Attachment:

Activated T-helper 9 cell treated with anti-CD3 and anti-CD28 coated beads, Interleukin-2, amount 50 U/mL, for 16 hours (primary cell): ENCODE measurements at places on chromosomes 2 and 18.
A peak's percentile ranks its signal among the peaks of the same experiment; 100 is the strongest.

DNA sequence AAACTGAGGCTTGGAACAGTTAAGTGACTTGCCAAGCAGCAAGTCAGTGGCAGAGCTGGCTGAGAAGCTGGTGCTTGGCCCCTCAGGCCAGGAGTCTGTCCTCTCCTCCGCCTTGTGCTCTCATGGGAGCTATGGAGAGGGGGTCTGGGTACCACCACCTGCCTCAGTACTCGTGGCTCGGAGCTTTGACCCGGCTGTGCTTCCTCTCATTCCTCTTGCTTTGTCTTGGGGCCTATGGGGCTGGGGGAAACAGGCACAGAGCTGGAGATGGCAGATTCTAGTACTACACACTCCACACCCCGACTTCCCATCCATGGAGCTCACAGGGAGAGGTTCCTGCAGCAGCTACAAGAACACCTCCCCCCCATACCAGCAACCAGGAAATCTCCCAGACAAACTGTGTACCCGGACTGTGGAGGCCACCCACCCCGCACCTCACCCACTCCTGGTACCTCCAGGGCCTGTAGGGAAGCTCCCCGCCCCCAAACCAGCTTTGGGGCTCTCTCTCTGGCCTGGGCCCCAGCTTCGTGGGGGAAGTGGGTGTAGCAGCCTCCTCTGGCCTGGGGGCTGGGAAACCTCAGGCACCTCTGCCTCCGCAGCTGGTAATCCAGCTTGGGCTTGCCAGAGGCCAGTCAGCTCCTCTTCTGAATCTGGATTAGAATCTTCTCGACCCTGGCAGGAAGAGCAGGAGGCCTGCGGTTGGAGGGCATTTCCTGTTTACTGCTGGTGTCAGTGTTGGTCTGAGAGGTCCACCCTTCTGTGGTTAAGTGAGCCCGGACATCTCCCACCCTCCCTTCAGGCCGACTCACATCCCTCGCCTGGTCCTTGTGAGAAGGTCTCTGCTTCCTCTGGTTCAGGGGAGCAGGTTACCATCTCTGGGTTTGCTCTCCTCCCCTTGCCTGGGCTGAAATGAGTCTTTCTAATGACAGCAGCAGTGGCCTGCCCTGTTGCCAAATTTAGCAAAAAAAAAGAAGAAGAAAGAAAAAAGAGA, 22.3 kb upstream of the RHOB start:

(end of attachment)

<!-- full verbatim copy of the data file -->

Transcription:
Activated T-helper 9 cell treated with anti-CD3 and anti-CD28 coated beads, Interleukin-2, amount 50 U/mL, for 16 hours (primary cell): ENCODE measurements at places on chromosomes 2 and 18.
A peak's percentile ranks its signal among the peaks of the same experiment; 100 is the strongest.

DNA sequence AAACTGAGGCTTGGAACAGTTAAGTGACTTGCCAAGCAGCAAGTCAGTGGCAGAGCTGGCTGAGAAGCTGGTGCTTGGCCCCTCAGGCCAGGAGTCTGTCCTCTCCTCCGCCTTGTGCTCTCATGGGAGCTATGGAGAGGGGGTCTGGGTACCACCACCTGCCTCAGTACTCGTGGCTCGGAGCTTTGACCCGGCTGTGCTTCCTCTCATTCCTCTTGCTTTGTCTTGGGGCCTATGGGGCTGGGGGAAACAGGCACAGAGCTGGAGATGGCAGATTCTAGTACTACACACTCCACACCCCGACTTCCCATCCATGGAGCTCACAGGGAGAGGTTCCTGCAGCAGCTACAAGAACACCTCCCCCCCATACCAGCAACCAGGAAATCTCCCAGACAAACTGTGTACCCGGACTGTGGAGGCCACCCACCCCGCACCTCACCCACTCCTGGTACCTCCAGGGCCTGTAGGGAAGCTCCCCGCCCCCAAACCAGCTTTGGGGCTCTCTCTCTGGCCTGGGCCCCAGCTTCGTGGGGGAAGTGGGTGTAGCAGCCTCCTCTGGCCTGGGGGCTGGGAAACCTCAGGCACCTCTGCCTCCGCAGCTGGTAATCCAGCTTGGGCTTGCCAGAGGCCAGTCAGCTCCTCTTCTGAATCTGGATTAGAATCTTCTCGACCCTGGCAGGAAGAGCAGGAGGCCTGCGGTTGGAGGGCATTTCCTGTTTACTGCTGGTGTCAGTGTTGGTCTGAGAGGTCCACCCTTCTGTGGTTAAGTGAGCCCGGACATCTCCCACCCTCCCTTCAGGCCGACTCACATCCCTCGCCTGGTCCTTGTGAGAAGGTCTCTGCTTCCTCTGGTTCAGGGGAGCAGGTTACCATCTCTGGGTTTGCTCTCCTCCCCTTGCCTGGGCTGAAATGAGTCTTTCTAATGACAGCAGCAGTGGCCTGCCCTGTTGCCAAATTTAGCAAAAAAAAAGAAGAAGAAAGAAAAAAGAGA, 22.3 kb upstream of the RHOB start: